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October 12, 2021

Hurrican Ida makes landfall, bringing flooding and destruction

Hurricane Ida, which is now downgraded to a tropical storm, made landfall in southeast Louisiana on Sunday, Aug. 29, 2021—the 16thanniversary of Hurricane Katrina’s landfall—as a Category 4 hurricane with sustained winds of 140 mph. The full scope of Ida’s slow-moving destruction is yet to be discovered as of early Aug. 30, 2021, but many are bracing for the worst.

The dangerous conditions—including downed power lines, uprooted trees, flooding and high winds—made it impossible for rescue crews and emergency personnel to respond to calls.

Tropical Storm Ida continues its slow-moving path of destruction throughout the southeastern United States into central and northern Mississippi and Alabama. The slow-moving nature of the storm is said to be exacerbating the damage, as winds and rains hit the same places for hours at a time.

Ida is projected to turn northeast on Aug. 30 and travel through middle Tennessee Valley and upper Ohio Valley through Wednesday. On Sunday, the Tennessee Emergency Management Agency urged residents to prepare for Tropical Storm Ida’s arrival, as its path may bring heavy rain and flooding through areas that are still recovering from the previous week’s flooding emergency.

Stay Safe and Be Prepared

Hurricanes and tropical storms pose significant safety risks, and it’s vital to be properly prepared throughout hurricane season. As the tropics heat up, here area few tips to help you stay safe before, during and after tropical storms, depressions and hurricanes.

Before a Storm Hits

As storms develop, the National Oceanic and Atmospheric Administration (NOAA),Federal Emergency Management Agency (FEMA), and state and local authorities will provide updates, keeping people aware of a storm’s path and issuing evacuation orders when necessary. If a storm is projected to hit your area, consider these tips:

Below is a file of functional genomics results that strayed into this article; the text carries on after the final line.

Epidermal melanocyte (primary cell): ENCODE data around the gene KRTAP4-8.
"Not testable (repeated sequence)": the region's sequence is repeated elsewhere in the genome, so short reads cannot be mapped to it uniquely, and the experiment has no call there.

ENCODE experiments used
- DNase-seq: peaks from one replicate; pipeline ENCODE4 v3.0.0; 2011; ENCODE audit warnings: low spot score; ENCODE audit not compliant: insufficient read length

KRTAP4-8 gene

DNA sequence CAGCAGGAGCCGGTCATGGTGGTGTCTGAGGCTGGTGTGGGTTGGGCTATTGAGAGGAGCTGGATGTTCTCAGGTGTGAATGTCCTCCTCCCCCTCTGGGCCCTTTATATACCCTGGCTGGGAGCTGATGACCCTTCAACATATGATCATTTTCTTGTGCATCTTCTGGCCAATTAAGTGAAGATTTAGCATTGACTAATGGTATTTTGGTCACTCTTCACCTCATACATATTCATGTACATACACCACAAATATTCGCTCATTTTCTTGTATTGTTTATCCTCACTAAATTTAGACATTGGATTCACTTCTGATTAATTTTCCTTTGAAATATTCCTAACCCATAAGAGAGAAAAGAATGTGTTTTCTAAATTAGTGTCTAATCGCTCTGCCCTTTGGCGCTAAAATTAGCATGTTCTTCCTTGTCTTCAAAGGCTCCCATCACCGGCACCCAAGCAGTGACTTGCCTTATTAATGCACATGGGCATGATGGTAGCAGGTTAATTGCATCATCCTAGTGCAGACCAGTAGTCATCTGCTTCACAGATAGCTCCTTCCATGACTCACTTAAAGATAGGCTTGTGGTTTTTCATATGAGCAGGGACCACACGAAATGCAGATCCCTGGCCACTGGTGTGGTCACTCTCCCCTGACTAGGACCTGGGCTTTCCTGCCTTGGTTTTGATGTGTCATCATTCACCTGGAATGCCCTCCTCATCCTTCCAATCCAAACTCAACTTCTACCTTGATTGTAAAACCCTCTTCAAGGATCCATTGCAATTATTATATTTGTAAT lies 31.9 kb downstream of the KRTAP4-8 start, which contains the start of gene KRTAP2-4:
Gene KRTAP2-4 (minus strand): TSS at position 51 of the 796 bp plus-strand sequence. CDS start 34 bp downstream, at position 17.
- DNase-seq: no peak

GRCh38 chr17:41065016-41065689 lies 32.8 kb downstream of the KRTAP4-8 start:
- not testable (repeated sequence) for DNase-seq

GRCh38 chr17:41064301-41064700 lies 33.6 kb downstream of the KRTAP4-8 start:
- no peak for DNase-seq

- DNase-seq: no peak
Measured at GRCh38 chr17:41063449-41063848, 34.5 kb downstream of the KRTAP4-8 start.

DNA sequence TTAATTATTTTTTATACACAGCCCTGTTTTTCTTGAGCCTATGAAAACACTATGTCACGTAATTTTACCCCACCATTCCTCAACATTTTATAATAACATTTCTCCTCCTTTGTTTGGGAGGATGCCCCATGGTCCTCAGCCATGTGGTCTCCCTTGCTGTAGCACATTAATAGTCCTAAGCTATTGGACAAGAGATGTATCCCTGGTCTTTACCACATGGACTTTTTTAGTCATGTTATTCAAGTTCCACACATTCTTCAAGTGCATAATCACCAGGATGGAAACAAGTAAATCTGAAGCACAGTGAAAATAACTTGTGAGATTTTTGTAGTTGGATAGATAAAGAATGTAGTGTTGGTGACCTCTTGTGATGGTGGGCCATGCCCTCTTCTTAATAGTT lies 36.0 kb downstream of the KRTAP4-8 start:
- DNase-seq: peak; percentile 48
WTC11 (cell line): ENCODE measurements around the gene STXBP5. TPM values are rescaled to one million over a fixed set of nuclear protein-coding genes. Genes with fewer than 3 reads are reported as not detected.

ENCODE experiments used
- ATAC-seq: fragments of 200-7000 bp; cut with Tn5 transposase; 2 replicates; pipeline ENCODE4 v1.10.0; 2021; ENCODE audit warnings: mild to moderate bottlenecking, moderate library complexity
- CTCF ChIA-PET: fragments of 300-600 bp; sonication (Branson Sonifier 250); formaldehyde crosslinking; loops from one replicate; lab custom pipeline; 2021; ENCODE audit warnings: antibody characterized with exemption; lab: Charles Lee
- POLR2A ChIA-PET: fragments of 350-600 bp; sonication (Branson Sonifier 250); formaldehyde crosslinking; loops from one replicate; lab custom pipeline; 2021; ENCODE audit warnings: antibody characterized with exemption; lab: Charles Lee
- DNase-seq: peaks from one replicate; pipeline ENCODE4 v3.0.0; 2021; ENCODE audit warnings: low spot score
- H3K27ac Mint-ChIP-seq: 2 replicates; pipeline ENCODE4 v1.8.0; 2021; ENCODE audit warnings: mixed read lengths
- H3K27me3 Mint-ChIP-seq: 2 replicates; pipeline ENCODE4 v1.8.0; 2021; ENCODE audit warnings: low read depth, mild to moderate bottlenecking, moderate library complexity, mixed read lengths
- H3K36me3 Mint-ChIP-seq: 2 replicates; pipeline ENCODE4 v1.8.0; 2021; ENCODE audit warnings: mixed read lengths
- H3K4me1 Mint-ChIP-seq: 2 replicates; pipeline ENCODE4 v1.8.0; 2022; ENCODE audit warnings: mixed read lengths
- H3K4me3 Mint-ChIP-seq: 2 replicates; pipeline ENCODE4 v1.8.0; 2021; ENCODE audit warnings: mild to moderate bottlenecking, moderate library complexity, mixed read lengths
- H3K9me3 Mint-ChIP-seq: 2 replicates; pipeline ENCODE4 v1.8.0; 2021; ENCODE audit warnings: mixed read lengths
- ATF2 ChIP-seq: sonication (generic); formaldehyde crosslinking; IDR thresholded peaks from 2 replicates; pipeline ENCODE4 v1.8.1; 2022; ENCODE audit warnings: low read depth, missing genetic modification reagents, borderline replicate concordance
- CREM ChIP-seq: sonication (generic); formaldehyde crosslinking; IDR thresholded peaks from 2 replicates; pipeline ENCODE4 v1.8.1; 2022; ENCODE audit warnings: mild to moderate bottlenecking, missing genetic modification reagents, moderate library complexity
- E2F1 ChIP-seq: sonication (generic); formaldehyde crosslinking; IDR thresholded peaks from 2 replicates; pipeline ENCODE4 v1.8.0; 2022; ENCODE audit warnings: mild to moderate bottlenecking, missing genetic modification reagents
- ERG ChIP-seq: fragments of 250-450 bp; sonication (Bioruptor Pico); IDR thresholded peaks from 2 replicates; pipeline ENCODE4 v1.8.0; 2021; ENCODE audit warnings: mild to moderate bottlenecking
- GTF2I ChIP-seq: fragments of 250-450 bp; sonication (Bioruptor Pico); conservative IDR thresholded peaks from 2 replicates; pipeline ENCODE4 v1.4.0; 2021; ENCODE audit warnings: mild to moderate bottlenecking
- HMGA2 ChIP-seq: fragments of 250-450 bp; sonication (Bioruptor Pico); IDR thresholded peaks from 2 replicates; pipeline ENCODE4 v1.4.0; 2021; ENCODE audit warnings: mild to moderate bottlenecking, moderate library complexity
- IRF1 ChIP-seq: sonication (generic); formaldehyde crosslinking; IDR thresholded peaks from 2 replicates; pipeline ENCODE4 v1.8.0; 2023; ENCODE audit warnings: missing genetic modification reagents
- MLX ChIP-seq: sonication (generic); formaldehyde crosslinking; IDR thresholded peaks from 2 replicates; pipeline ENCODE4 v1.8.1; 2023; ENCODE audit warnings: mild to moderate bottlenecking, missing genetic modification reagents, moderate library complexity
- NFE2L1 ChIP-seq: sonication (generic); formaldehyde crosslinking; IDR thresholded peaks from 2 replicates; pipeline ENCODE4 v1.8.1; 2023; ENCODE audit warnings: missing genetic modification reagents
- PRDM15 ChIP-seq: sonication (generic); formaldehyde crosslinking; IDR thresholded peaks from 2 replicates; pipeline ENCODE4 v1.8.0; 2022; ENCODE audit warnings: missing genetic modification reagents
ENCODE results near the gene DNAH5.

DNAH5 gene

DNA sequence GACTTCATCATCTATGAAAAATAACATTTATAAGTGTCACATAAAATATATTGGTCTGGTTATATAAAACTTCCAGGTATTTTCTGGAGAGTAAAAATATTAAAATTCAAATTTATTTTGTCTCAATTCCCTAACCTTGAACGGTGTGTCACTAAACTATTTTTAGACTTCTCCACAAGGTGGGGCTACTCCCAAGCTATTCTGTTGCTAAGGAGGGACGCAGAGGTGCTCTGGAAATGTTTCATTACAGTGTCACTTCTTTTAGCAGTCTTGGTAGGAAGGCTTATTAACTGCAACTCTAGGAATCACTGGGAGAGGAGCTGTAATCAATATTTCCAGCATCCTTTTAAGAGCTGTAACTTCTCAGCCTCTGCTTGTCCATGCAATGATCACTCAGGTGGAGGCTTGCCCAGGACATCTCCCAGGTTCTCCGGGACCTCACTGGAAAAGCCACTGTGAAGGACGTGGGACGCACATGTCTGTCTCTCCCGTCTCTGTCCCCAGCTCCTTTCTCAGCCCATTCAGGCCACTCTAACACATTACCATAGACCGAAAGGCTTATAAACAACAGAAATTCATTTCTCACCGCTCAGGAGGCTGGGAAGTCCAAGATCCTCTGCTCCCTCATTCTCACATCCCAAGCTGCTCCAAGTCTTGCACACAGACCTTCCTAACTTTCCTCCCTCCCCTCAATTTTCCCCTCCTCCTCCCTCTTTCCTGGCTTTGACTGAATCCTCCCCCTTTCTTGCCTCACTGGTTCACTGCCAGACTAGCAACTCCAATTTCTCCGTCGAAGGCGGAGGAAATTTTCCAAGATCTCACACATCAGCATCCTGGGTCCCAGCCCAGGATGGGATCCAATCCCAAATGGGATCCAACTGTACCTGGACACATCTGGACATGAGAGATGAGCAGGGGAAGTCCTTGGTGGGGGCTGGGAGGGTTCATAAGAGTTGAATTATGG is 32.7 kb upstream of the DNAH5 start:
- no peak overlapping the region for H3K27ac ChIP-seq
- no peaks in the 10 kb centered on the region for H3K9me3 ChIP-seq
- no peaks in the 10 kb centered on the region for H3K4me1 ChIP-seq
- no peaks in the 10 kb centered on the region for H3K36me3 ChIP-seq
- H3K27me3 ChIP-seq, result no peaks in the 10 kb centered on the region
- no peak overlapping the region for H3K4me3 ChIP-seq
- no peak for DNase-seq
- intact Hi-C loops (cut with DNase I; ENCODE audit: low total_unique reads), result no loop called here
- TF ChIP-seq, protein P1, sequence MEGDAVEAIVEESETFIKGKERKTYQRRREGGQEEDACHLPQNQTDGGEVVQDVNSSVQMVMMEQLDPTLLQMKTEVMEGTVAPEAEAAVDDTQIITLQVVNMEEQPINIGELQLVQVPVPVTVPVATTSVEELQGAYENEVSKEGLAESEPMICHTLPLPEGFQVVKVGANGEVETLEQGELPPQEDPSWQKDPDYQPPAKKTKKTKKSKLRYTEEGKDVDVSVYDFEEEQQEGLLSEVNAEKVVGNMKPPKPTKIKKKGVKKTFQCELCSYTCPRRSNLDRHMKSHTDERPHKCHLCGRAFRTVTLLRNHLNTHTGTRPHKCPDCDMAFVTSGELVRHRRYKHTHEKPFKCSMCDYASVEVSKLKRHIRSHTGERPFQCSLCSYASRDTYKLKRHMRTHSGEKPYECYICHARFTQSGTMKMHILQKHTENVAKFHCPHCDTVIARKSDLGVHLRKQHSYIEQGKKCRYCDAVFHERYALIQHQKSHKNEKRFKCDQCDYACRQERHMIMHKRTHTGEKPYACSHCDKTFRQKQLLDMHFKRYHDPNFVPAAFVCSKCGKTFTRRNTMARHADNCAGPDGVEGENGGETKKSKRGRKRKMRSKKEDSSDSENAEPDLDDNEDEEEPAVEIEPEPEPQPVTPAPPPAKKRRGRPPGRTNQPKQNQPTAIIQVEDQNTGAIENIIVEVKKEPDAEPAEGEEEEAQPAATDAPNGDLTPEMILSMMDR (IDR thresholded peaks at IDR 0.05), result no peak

• Have a family communication plan in place.  Keep your devices charged and battery packs on hand.
  • Cover all of your home’s doors and windows with storm shutters or ⅝-inch plywood.
  • Move furniture and valuables to a higher elevation, if possible, if your home lies in a flood zone.
  • Move all outdoor items inside.
  • Store important documents (e.g., birth certificates or Social Security cards) in watertight containers.
  • Make sure your generator, if you have one, is serviceable before the storm.
  • Follow  local evacuation orders and consider evacuating even if you are not required to.
  • Prepare an emergency kit with dry goods, an NOAA radio, flashlights, clean water and first-aid supplies.

During the Storm

  • When riding out a storm, do all you can to stay safe:
  • Make sure your home is completely secure and do not go outside during the storm.
  • Turn off all gas lines and consider turning off all utilities.
  • Monitor the TV and radio for ongoing weather developments.
  • Shelter away from doors and windows. Stay on the lowest level of your home, away from high winds, as long as it is safe to do so. If your home is flooding, move to higher ground in your home.

After the Storm Passes

Do not leave your home until local authorities deem it safe to do so. Even if it seems calm outside, it may not be safe to leave yet. Continue to shelter until you hear otherwise.

Following a storm, you can expect delays in emergency services in your community. Roads may also be flooded, power may be out and debris maybe in the roads.

As cleanup begins, remember the following:

  • Be cautious of residual rain and flooding, even after the main part of the storm has passed.
  • Be very careful when exiting your home. Debris, fallen trees and exposed wiring can make it hazardous to move around.
  • Document damage to the outside of your home. Call your home insurer to file a claim as soon as you can. Insurers are often inundated with calls following natural disasters.
  • Do not try to make repairs to your home by yourself without professional assistance.
  • Seek medical attention or shelter from the local emergency services if necessary.
  • Do not turn on your gas, HVAC, electricity or plumbing until you can confirm there is no damage to the lines.
  • Keep your pets and children inside. It is not safe for them to wander.

If you have become separated from your family, use your family communication plan, contact the American Red Cross at 1-800-RED-CROSS (1-800-733-2767) or visit the American Red Cross Safe and Well site. You can also contact your local Red Cross office for more information.  

What’s Next?

Ida is the latest destructive storm to hit the United States; its landfall follows another week of devastating weather, including flooding in Tennessee, 85 active wildfires, and Hurricane Henri’s destruction and flooding on the northeast coast.

Be sure to monitor forecasts for your area and follow guidance from local, state and federal officials to stay safe if extreme weather is projected.

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